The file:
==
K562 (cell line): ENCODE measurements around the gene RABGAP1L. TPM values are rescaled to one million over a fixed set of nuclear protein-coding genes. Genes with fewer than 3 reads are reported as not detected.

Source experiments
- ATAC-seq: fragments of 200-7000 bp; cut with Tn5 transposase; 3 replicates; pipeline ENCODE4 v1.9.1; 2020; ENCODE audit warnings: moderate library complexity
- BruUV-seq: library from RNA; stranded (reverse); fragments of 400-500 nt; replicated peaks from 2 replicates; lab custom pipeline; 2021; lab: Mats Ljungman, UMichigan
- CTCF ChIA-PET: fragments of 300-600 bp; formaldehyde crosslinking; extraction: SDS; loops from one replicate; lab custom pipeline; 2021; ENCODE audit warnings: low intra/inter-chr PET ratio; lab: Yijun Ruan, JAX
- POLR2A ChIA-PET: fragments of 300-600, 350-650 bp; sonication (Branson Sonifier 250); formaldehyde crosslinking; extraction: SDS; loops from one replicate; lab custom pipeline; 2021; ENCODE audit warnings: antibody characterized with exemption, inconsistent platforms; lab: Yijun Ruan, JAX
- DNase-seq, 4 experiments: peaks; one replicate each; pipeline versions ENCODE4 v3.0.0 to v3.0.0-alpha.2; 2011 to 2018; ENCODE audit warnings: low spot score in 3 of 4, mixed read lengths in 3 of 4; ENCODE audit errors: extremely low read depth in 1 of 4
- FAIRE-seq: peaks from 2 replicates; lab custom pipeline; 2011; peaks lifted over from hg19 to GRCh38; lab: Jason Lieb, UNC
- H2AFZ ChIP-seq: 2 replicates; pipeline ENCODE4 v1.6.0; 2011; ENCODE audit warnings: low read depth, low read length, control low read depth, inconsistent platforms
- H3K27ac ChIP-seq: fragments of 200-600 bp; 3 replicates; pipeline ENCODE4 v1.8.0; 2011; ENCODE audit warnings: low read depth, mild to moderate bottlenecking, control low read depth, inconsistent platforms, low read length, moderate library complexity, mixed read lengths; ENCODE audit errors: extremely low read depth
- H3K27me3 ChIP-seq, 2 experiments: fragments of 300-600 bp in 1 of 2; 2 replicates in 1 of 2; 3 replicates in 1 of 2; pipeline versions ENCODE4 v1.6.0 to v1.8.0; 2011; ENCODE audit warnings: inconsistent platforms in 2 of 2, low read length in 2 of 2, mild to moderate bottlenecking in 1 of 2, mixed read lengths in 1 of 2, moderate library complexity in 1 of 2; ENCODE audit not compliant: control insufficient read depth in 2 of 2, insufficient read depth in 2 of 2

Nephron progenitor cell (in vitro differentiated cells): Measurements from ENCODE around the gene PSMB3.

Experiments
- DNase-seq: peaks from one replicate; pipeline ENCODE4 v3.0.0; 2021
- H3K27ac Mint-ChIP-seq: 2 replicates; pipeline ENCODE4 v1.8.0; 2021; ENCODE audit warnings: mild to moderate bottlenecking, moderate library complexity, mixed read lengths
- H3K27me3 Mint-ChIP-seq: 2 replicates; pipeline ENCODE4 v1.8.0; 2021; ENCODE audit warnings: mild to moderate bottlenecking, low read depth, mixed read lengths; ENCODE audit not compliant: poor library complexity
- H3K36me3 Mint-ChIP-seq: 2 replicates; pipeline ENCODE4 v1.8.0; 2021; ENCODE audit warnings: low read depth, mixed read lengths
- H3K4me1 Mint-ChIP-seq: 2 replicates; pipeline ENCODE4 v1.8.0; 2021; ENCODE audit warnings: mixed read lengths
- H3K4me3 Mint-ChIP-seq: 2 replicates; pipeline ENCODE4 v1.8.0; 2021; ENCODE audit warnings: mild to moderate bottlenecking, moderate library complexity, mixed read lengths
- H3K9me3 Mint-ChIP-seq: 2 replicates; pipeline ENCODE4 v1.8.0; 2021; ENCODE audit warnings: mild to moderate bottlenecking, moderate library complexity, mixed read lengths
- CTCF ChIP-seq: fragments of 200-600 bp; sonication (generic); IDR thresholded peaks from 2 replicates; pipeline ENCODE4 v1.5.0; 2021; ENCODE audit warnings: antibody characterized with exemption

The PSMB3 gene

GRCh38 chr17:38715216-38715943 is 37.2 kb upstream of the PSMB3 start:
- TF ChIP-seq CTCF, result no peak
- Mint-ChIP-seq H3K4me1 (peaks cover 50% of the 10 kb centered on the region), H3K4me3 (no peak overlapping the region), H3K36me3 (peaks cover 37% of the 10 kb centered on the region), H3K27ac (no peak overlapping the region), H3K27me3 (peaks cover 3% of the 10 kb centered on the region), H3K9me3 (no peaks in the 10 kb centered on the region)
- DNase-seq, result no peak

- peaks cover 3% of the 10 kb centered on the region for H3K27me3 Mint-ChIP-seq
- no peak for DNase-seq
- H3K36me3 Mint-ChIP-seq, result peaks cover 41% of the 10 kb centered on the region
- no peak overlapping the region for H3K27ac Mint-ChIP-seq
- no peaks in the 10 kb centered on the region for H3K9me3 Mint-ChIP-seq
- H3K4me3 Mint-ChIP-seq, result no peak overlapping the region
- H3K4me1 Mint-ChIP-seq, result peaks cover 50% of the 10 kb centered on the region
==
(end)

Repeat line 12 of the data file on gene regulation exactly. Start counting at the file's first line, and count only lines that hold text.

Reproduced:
Nephron progenitor cell (in vitro differentiated cells): Measurements from ENCODE around the gene PSMB3.